To whoever said only Benjamin moore products are high quality- that is complete nonsense. I've enameled many a house in SW proclassic, both oil and latex varieties and the finish is as high quality as anything else.

Good luck to the op
IMO PM200 shouldn't be used on walls in a higher end house. Not really any circumstance for using it there except maybe garages and closets. Of course the idea of "high end" is relative and that gets into the McMansion debate where in the construction of McMansions corners are cut everywhere.

It seems their problem is extreme mil thickness and wet on wet coats, and no priming, not really just the PM200. If they spec'd a true matte though, their only choices would be SW Emerald or Duration, or possibly Cashmere Flat which is not dead flat but has a very slight sheen. Out of all the SW paints I've worked with Cashmere is my favorite, though. For PM200 they could have done low sheen eggshell which is close to matte. But with the SW shortage issues it could have all been a matter of "take what you can get." Still, if it was a shortage related issue it would have been much better to switch suppliers, but that could have required up front costs compared to SW's charge account.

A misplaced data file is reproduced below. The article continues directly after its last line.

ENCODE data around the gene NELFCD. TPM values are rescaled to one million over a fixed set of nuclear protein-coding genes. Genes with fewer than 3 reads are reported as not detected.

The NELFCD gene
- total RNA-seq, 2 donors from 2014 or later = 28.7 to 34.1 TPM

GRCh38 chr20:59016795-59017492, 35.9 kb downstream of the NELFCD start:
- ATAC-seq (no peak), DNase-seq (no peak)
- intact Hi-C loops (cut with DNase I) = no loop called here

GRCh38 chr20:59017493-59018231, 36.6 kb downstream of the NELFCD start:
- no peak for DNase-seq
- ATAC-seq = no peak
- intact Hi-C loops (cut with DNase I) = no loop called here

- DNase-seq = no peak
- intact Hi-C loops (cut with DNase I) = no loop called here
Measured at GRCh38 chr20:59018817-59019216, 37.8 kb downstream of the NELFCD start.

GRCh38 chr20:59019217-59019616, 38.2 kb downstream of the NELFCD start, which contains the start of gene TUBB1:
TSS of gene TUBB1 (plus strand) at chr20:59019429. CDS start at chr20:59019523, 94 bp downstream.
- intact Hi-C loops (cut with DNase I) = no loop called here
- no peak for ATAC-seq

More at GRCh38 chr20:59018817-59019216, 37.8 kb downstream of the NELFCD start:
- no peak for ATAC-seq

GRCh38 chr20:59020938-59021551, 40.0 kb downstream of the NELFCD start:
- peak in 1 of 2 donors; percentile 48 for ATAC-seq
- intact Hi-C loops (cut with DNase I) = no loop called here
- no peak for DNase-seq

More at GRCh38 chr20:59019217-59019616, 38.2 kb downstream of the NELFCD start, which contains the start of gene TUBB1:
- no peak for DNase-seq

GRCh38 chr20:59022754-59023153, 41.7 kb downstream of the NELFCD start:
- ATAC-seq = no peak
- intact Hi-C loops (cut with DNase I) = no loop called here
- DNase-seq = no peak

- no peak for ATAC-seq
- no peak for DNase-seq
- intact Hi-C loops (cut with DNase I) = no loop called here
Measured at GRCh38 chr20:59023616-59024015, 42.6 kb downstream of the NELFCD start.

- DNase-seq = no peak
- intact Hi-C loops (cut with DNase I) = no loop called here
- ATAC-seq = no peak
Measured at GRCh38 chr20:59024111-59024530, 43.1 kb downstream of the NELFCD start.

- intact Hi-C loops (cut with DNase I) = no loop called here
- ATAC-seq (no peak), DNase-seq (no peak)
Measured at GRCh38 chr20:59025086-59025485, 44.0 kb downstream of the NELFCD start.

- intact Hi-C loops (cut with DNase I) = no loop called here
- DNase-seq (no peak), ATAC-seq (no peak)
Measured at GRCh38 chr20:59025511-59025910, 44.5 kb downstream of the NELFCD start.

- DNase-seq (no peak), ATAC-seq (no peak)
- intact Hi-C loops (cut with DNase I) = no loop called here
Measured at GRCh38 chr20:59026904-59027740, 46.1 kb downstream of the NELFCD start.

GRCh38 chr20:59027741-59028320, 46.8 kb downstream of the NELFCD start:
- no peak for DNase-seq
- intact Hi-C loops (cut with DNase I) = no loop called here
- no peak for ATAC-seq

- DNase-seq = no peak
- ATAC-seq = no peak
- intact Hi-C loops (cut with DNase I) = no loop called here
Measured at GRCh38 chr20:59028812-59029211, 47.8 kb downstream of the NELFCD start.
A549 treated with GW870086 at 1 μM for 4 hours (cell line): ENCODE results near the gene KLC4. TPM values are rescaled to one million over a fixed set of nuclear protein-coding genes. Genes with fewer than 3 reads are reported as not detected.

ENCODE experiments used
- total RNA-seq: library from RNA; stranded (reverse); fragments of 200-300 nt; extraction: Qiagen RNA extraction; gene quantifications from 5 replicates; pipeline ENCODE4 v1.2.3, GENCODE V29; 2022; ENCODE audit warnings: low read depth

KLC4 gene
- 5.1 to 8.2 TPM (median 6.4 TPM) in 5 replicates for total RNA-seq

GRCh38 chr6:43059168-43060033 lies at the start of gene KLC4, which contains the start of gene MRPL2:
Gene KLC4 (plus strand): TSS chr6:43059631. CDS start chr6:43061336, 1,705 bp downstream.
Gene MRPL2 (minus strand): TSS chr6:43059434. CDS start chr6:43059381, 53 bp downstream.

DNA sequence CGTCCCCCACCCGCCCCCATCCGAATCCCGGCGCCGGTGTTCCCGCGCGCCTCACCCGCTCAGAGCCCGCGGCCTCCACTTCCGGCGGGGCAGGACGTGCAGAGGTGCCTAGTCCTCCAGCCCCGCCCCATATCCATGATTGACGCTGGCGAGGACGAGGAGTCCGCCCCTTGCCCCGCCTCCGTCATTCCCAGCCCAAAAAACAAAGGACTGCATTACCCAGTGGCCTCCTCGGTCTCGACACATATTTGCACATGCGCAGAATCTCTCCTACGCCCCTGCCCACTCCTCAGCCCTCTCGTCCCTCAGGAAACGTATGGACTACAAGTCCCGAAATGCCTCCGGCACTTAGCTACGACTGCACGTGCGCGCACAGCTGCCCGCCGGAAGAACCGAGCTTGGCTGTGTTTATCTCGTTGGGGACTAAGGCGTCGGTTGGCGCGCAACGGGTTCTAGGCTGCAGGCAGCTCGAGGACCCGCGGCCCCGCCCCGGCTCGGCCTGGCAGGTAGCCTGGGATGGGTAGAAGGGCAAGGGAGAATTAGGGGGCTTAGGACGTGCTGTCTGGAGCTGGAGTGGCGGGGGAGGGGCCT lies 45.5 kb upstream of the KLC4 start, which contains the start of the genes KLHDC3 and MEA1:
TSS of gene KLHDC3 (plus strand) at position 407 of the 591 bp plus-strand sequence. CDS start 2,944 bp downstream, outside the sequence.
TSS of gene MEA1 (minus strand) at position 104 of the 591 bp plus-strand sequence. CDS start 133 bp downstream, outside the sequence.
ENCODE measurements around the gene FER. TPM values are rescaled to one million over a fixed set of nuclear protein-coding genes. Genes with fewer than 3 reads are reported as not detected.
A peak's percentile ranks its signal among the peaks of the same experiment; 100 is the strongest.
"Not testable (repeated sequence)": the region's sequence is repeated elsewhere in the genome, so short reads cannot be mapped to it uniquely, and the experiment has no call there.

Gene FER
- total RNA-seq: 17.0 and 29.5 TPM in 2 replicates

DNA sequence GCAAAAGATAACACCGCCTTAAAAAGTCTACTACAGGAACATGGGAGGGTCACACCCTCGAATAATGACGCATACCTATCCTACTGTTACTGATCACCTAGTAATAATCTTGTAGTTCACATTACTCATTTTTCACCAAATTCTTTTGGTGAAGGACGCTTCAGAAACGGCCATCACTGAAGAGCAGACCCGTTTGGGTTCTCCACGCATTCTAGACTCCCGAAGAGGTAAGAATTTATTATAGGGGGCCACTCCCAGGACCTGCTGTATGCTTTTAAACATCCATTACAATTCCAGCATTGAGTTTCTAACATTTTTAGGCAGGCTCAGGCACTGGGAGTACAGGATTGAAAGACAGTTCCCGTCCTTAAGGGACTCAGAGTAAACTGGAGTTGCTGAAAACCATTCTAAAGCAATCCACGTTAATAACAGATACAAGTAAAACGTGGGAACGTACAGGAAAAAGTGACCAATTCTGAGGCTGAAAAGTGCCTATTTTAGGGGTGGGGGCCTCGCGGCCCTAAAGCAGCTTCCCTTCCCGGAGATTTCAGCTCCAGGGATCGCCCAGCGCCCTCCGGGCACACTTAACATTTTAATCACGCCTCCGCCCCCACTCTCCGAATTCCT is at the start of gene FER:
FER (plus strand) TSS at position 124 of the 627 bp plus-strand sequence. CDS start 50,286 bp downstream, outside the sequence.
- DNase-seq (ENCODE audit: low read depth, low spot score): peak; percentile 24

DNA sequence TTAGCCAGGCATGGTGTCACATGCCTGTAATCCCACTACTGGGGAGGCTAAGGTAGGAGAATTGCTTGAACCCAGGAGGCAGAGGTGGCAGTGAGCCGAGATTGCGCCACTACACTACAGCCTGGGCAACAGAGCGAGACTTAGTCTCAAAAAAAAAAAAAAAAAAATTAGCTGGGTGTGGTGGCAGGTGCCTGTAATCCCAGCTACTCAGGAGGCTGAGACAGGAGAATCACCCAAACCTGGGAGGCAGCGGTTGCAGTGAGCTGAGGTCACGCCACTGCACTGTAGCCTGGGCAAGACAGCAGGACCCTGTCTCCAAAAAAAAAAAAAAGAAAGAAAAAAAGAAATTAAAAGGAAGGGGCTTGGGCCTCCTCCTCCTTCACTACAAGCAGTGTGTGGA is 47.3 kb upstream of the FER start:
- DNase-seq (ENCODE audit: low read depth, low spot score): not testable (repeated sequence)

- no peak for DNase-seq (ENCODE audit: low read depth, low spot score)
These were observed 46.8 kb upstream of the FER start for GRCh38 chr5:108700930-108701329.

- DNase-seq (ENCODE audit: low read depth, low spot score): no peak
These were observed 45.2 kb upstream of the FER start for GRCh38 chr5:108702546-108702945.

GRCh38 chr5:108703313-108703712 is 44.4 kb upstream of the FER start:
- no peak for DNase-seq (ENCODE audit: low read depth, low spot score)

I guess my personal opinion on the matter is SW products are better on the lower end of the price spectrum and BM is better on the higher end of the price spectrum. As in, SW Cashmere imo beats BM Ben, but BM Regal beats SW Emerald and Proclassic (even as a trim paint.) There's a couple of other products I could say that, too, SW Problock beats Sureseal but doesn't beat Fresh Start 046, I would say overall BM is better for exteriors, too. Of course some people will argue against this but I think it's generally true. Another huge plus is BM is better for warranty issues. When I was working as a sub generally I'd use BM, on my own jobs it was kinda 50/50 to whatever I felt like. SW was always easier due to the credit account, though, but I've had issues pre-shortage where they were out of things I wanted and their recommended substitution was fairly terrible and I should have went to BM. So going to BM would have saved me time and money in the long run.